Key points: 

  • Indigenous candidates at a disadvantage 
  • Only a handful of eligible candidates are ever employed by mainstream organisations 
  • Confrontation and questioning of these decisions must be done if anything is to change 

A recent article in The Australian discussed modern day racism: 

http://www.theaustralian.com.au/news/world/modern-day-racism-judges-on-stereotype-not-individuals/story-fnb64oi6-1227268195368 

The article discussed how most instances of modern “racism” have a borderline quality.  

Take the lack of black representation in English football management. Every decision to reject a black candidate is effortlessly justifiable. Often, the white candidate has a better track record. The chief executive making the decision is not racist. This is a decent person doing their best for the club. 

But now take a step back and look at the cumulative effect of these individually plausible decisions. There are only a handful of black managers in the top four divisions. All these chief executives making borderline judgments have resulted in a conspicuous lack of black managers, not to mention chief executives and board members. 

The same process can be applied to Aboriginal candidates who apply for jobs.  There are usually mainstream candidates who have better CVs and better experience.  The person making the decision is not racist, they are choosing the best person.  However, this selection process means that many qualified Aboriginal people miss out on jobs. 

Recently, Ochre was asked to provide Aboriginal candidates to an organisation that desperately wants to increase the number of Aboriginal people it employs.  Ochre was providing the candidates to an agency who was responsible for the actual hiring.  The 100 positions were entry level and required basic administration skills.  There was a standard questionnaire to be answered as well as the need for security clearances.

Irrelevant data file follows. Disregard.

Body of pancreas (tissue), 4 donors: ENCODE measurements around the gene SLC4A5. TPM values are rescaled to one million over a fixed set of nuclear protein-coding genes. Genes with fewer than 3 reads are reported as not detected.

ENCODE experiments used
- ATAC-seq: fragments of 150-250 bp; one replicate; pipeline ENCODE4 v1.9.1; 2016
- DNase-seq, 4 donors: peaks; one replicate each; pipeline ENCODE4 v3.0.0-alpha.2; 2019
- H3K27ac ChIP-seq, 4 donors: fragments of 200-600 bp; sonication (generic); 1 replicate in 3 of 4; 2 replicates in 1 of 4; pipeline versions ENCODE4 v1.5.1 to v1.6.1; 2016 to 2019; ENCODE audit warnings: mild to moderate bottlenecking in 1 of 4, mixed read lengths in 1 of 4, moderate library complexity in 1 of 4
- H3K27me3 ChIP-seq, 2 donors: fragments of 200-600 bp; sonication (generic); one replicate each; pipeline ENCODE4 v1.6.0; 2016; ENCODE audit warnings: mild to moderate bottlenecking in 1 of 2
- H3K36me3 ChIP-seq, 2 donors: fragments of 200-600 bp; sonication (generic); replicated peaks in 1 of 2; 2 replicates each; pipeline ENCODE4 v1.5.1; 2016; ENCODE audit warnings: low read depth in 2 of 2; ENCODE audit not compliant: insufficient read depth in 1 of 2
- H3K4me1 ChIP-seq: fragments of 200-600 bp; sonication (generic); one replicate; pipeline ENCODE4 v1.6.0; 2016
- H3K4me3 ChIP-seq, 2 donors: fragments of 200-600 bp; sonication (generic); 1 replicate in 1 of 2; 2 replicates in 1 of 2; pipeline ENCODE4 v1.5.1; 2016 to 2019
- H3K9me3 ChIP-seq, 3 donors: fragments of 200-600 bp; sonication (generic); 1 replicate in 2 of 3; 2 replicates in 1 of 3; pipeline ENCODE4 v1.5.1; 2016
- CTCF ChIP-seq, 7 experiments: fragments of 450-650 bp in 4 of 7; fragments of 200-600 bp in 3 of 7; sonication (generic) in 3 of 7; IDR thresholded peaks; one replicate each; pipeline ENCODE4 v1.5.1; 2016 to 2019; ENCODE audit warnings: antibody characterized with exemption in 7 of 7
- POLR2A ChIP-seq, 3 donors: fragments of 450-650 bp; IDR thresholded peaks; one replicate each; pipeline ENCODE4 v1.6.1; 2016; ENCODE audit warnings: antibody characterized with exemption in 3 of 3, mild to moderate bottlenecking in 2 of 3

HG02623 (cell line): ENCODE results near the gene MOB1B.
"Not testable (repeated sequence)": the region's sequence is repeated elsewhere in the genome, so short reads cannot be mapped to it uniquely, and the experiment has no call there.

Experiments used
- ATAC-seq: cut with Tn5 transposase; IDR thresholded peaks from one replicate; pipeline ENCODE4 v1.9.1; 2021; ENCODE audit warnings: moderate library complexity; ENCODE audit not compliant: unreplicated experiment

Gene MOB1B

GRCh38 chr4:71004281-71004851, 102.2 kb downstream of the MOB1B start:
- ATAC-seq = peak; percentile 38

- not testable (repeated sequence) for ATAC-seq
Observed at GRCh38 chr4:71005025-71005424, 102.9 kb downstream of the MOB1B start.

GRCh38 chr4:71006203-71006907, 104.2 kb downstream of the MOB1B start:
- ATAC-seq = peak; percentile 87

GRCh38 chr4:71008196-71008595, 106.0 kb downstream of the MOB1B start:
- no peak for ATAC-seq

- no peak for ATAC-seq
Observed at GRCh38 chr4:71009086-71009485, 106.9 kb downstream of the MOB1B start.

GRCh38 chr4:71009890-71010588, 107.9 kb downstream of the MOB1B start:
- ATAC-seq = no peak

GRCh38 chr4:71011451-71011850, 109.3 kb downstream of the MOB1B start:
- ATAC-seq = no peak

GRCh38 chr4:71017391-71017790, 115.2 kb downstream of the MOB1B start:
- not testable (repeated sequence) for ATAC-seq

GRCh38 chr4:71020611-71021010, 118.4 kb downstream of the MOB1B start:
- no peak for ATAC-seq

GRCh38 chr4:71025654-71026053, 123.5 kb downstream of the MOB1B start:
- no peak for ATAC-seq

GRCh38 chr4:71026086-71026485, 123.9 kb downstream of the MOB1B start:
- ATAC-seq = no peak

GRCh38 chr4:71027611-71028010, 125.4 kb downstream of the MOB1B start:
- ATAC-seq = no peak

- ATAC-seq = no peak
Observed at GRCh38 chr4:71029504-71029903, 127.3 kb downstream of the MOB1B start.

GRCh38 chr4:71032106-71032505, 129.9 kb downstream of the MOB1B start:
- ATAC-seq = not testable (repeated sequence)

Ochre sourced a substantial number of Aboriginal candidates who met the requirements.  Ultimately only a handful were employed.  This didn’t help Aboriginal people get jobs and it didn’t help the organisation increase its numbers of Aboriginal employees.  As the article above points out, where there is wiggle room, decision makers lean against the black candidate. 

If we are truly to improve the levels of Aboriginal employment, then we have to confront these types of decisions.  If organisations are truly committed to increasing their numbers of Aboriginal employees, they need to ensure that if Aboriginal candidates meet the basic requirements, they ultimately secure the jobs.  There are many qualified Aboriginal candidates out there for many types of jobs.  There will always be a reason to select a mainstream candidate over an Aboriginal candidate.  Organisations need to eliminate the wiggle room by setting targets for recruiters and rewarding them accordingly for making the right decisions.   

By | 2017-09-18T23:34:34+00:00 September 18th, 2017|Uncategorized|